You're Okay, It's Just a Bruise: A Doctor's Sideline Secrets About Pro Football's Most Outrageous Team

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Book worm
June 16, 2016
Good Reading - but we love the Raiders - most don't!
Ann Tyrell
April 29, 2015
This book was a gift for a sports fan but I have heard it is a good book.
ALEX SOWDEN
June 6, 2000
Rob Huizenga's account of his time as medical intern for the Los Angeles Raiders provides a provocative behind-the-scenes look at the reality of NFL football that is by turns hysterically funny and deeply disturbing. He conveys both the perverse attraction of being part of a team "camped out at the edge of reality", and also the shocked disbelief at the suspect and highly dangerous extremes that football players will go to in order to play while injured and so preserve their job. As team intern from 1983 to 1990, Huizenga faced a unique dilemma: his concern as a responsible doctor for his patients, the players, continually conflicted with their own desire to play through potentially crippling injuries. His frequent confrontations as well with team owner Al Davis over the treatment of players clearly illustrates why Davis's obsessive "win at all costs" attitude has made he and his team NFL pariahs. More generally, Huizenga pointedly shows how the intense pressure upon players from team, fans and the league itself, to consistently perform at the highest possible level drives individuals to abuse themselves and their bodies with a myriad of chemical substances. For Raider and non-Raider fans alike, Huizenga's book makes for compulsive reading. His experiences highlight the extreme "otherness" of NFL football, in which lies its principle attraction - the oddball characters who play it, the unorthodox means they endure to keep playing, and the high mental and physical cost that they pay for success in such a ferocious game.
Mark
July 6, 2003
I am in the field of sports medicine and an avid football fan. I must confess to despising the Raiders. However, this was an good book. It does give you some insight into the professional football training room, but you do have to remember that it is written by an M.D. It is smattered with the author's love of self. It is not dripping from the pages, but it did leave an off taste in my mouth. I am certain we are not getting all of the facts, and definately not both sides of the story. Still, it is mostly a good book for those interested in sports medicine or football in general.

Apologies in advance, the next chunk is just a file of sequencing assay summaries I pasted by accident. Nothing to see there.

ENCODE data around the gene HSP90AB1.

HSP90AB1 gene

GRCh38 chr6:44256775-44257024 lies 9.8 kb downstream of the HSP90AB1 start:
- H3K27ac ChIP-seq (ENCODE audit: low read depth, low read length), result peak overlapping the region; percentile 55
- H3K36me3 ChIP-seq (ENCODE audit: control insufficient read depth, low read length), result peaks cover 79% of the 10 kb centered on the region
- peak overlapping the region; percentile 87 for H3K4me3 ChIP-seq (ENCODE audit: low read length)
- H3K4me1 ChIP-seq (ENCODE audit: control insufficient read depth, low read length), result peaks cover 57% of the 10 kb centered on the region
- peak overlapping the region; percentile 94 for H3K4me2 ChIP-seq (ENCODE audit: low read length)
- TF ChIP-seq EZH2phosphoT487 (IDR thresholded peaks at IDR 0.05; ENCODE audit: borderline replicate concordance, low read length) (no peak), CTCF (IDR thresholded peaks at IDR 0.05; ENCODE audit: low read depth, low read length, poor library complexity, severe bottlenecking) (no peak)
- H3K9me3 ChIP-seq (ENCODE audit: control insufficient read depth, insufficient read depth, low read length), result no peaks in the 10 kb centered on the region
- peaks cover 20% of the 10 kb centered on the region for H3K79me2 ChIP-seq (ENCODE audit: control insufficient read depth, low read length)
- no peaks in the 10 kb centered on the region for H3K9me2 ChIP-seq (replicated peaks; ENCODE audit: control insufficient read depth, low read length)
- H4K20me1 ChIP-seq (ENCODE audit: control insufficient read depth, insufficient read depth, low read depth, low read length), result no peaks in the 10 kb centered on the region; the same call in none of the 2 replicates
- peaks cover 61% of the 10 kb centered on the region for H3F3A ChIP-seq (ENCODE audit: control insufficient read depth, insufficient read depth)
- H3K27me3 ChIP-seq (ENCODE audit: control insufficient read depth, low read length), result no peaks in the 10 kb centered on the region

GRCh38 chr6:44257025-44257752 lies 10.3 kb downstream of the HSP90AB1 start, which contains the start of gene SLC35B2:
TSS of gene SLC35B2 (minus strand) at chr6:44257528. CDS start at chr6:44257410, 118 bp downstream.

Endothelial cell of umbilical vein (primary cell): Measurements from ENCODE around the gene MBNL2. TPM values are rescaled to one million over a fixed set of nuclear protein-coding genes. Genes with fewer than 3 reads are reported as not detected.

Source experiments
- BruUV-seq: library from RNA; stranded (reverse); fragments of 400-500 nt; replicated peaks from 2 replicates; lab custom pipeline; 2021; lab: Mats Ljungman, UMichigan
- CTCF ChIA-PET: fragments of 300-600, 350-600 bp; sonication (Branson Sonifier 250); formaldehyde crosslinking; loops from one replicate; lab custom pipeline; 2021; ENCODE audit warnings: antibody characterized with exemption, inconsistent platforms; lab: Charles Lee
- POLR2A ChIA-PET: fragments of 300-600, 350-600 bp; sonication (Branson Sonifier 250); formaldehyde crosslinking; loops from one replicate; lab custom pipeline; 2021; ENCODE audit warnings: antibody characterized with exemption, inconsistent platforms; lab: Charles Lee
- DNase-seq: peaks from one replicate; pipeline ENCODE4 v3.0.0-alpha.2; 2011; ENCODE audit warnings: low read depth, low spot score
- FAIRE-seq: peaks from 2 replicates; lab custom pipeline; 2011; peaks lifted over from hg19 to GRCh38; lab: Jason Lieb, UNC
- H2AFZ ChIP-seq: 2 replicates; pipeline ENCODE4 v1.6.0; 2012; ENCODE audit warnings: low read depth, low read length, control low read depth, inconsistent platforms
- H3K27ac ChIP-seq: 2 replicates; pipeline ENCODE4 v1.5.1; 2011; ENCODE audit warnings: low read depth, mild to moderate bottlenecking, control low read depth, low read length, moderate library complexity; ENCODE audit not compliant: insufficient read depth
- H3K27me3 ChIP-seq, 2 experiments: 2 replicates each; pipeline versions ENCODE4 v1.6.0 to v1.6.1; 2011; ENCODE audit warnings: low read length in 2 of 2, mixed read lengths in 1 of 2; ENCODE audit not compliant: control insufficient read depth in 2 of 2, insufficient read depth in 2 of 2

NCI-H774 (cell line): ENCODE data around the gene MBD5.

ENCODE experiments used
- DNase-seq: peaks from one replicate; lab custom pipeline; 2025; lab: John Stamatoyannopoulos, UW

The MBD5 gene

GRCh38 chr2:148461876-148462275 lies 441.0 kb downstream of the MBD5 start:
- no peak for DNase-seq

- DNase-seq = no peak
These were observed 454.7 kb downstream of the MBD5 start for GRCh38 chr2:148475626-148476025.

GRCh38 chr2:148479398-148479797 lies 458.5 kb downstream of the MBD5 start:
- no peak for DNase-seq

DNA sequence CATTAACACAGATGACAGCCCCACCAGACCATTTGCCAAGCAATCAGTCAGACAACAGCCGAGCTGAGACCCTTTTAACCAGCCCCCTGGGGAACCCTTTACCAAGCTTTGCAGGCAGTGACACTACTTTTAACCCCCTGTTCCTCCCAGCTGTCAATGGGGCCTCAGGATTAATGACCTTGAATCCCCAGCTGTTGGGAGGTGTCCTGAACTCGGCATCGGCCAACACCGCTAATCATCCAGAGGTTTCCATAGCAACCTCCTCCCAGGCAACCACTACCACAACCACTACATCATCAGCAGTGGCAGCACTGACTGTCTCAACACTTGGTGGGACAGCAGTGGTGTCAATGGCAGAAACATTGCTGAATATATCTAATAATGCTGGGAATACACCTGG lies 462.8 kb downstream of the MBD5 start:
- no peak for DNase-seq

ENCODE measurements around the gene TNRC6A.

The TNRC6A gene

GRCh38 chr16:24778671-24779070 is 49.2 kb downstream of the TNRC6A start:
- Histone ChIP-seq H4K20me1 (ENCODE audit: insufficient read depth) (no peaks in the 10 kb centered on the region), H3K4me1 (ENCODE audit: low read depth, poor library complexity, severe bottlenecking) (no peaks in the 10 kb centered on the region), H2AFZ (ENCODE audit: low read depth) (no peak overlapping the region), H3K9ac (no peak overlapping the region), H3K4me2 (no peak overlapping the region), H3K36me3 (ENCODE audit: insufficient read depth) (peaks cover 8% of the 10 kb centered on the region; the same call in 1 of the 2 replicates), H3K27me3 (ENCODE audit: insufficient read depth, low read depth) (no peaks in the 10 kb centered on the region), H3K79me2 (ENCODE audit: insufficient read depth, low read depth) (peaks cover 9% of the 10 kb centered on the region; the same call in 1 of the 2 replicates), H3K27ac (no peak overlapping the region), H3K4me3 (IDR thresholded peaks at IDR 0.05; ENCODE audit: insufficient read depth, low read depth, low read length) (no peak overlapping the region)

Jason
April 5, 2001
"You're Okay, It's Only A Bruise" is a great book to read no matter if sports interest you or not. It gives the reader first-hand information about what really goes on behind the scenes of a football team. Through the exceptional times and the bad, Huizenga is able to have good relationships with the players and help them out with any medical need that spontaneously arises.
Even though sports medicine is a serious profession, there can be a few hysterical, but serious events and occur. The team reagularly has a huge pre-game breakfast that consists of many fatty foods, but the players don't seem to mind. These pre-game meals consisted of "high-fat, high-protein items such as sausage, bacon, and hamburger-based spaghetti sauce, not to mention the Haagen-Dazs ice cream," which all were really not too good for the players before the game. They just go about eating constantly untill about three hours before game time. During the meals everyone usually sits with the same people and tell each other many stories about funny events in the past or what had happened during the games. Everyone would enjoy telling jokes at the meals, one of them was pretty funny... "Do you know why Billy Sullivan put AstroTurf in New England's stadium?"... "To stop the cheerleaders from grazing!" Personally I thought that was pretty funny, and so did the other team mates.
There really haven't been too many books that I have read that were quite like this one. Sure many people have read books that they can't put down, like this one, but it just had a little different tone to it that set it apart form the others. It is all at a firts hand view, which makes it even more interesting to read. Personally I would recommend this book to anyone, no matter if they like sports or not. It is a book that can keep your attention the whole way through and you really don't want to put it down. This book would be great to read espicially if you are at all interested in the field of Sports Medicine or just football in general. Over all, "You're Okay, It's just A Bruise" is a great book and I wouldn't mind reading it again!
Tim Colby
April 7, 2000
I just got this book and I started to read it and I couldn't put it down it was to interesting. If you plan on a future in medicine you'll love this book. If you love the Raiders you'll love this book. If you love football and not the Raiders you'll love this book. It shows so much of the practices you never see or hear. It is funny when it discusses the number of stories concerning the players' antics. It is horrifying and sad when talking of the tragic death of Lyle Alzado. It is alarming when it talks about injuries to players. I can't say enough of this wonderful book, except that I hope Dr. Huizenga writes another one.
Delbert Gee
May 2, 2001
This book is a disappointment. It is of some interest to Raider fans, but it doesn't really have much in the way of special information. However, the first chapter is fantastic. I'm sure the author's editor told the author to take that chapter out of chronological order and make it the first chapter because it's a great story.